April 12, 2017 - 4:13 pm
Updated April 12, 2017 - 6:22 pm
Board of Regents Chairman Rick Trachok has recommended that the Nevada System of Higher Education postpone its search for a new chancellor after five semifinalists withdrew as applicants.
In a memo addressed to the search committee and advisory council members, Trachok said he’d rather delay the search than consider any remaining candidates for the job. He did not give a time frame for restarting the process.
“I am convinced that it is better to proceed in this manner than to bring forward candidates who I am not convinced will be able to successfully serve as the next NSHE Chancellor,” Trachok said in the memo dated April 10.
Those five candidates who withdrew were the “top choices,” Trachok said in the letter.
Regent Sam Lieberman, who is a member of the search committee, said Wednesday that postponing the search could be one possible action the committee takes at its next meeting on April 20. Lieberman added that he had not yet read the memo, but had spoken to Trachok.
The search for a chancellor began in December when AGB Search of Washington, D.C. was chosen to take the lead in finding a replacement for John Valery White, a law professor and former UNLV administrator who is currently the interim chancellor.
Lieberman said he would be a “strong supporter” of White staying in the position.
“I think he’s done a tremendous, tremendous job,” Lieberman said. “I think that he has ability and the temperament to do the job. That said, he has always said he will not be a candidate, and I haven’t heard from him that he is interested.”
White’s one-year, $303,000 contract ends June 30. But according to White’s contract, he is ineligible to apply for the permanent position of chancellor. Lieberman said he believes that White asked for that item to be added to his contract.
White was not immediately available for comment Wednesday.
Legislation a possible factor
According to the memo, the search firm received 33 applications for the position. The semifinalists included three women and six men, Trachok said.
One candidate withdrew on the second day of interviews after accepting a job elsewhere. The other four candidates withdrew due to concerns about the public nature of the search process and the requirements imposed by Nevada open meeting law, Trachok said in the letter.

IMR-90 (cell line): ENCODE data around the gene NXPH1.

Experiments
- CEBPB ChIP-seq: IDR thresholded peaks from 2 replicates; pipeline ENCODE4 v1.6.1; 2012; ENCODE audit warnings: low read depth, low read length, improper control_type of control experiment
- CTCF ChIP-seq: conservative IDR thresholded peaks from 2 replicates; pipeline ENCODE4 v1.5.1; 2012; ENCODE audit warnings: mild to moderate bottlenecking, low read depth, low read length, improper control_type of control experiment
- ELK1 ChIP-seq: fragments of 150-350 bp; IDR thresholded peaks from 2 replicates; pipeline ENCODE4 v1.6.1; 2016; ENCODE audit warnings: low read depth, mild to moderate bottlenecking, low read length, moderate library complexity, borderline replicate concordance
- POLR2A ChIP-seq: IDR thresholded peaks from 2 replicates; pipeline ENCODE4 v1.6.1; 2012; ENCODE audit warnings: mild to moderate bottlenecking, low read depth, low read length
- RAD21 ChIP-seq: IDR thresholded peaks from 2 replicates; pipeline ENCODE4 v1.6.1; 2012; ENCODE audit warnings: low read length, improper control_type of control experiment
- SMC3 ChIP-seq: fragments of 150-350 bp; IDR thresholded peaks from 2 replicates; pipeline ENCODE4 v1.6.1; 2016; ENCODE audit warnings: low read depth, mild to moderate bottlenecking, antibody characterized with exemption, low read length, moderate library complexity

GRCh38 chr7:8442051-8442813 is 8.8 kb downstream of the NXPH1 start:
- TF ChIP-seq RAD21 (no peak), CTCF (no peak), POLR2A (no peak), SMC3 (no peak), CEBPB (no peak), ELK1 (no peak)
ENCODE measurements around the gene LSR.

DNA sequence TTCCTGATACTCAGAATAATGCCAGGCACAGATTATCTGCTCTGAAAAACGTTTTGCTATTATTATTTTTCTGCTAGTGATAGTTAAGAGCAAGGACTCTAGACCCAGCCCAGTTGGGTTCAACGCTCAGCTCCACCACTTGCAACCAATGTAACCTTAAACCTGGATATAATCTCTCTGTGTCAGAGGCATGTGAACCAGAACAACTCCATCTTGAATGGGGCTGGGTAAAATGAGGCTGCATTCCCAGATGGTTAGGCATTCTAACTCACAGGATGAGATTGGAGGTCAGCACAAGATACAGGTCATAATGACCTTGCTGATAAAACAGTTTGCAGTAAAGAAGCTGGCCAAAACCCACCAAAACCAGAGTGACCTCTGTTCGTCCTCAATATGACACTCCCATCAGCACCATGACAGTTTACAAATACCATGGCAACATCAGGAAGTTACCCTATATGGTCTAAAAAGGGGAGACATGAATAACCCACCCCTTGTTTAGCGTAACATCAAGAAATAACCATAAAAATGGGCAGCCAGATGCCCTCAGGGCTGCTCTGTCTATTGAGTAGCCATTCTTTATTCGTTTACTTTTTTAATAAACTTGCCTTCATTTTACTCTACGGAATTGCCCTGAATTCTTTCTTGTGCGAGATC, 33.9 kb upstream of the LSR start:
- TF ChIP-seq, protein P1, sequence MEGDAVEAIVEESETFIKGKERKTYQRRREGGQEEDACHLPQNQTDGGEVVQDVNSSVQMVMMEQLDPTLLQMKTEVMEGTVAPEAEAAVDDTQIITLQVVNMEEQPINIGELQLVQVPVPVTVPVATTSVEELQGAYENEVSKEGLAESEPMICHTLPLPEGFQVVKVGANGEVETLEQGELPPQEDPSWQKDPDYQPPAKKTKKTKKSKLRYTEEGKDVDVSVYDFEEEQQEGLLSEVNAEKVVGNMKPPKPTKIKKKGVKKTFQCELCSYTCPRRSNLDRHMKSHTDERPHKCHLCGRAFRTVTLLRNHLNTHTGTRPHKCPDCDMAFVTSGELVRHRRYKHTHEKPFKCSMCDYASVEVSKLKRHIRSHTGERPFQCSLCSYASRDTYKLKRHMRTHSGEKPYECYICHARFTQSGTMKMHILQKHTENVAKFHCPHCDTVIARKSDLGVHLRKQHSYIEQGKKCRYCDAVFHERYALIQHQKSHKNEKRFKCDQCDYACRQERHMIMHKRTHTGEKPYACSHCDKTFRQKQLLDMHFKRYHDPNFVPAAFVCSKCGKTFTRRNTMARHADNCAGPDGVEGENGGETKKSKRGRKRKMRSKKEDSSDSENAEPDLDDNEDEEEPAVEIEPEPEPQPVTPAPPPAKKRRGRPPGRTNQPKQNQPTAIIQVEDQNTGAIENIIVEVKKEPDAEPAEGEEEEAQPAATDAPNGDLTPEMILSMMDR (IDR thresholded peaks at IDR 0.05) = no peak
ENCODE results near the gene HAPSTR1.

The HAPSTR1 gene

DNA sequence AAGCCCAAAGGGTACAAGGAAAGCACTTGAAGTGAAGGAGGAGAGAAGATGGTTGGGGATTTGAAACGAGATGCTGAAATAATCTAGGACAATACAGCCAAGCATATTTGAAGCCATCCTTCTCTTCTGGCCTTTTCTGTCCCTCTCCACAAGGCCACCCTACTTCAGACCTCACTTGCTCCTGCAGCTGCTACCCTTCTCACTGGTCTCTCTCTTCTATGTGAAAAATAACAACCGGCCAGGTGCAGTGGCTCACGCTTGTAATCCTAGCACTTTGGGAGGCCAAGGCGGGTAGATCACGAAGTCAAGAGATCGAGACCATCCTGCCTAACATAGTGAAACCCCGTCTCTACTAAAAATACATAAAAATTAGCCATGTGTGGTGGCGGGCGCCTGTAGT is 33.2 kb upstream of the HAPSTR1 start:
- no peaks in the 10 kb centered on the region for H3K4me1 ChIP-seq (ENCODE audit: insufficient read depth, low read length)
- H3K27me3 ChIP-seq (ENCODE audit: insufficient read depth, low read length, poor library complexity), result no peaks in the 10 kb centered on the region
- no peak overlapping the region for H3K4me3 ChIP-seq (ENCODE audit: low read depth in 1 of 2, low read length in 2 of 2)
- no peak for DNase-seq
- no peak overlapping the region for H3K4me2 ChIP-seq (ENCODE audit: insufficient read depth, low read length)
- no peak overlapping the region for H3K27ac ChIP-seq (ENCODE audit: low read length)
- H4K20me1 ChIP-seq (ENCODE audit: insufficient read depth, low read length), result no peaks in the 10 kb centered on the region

“I think unfortunately this is a case where the open meeting law is hindering our ability to select the best candidate to be able to run the best system of higher education possible,” said Regent Trevor Hayes, a member of the search committee.
He said three candidates dropped out of the search for a new UNLV president about two years ago because of similar concerns. Hayes thinks a tweak should be made that would allow the committee to select the finalists first, not semifinalists, before a meeting agenda becomes public.
“I think in this instance there needs to be a balance where we put transparency and effectiveness into play,” he said.
The search coincides with the 2017 legislative session, where bills have been introduced that would impact the system of higher education as well as the makeup of the Board of Regents. Assembly Bill 331 seeks to give the state’s four community colleges their own coordinating board; Assembly Joint Resolution 5 would remove the Board of Regents from the Nevada Constitution, giving lawmakers the authority to enact changes.
“I can’t tell you what they took into consideration or not,” Trachok said Wednesday, referring to the candidates who withdrew. “They were aware of those bills.”
Trachok said he spoke with the top candidate, who expressed interest in continuing the search process if he or she would be the only one considered by the committee. Trachok said in the letter that he was willing to do that, but the applicant stepped aside anyway.
“I made a commitment to Chair (Kevin) Page, the committee and the entire Board of Regents that I would only bring forth candidates that I believed were the right fit for this high level and extremely important position,” Trachok said in the memo. “I made it clear that I was not willing to settle for second best.”
AGB Search originally set the starting date for the new chancellor on July 1. The search schedule, which was previously posted on the NSHE website, has been taken down.
Contact Natalie Bruzda at firstname.lastname@example.org or 702-477-3897. Follow @NatalieBruzda on Twitter.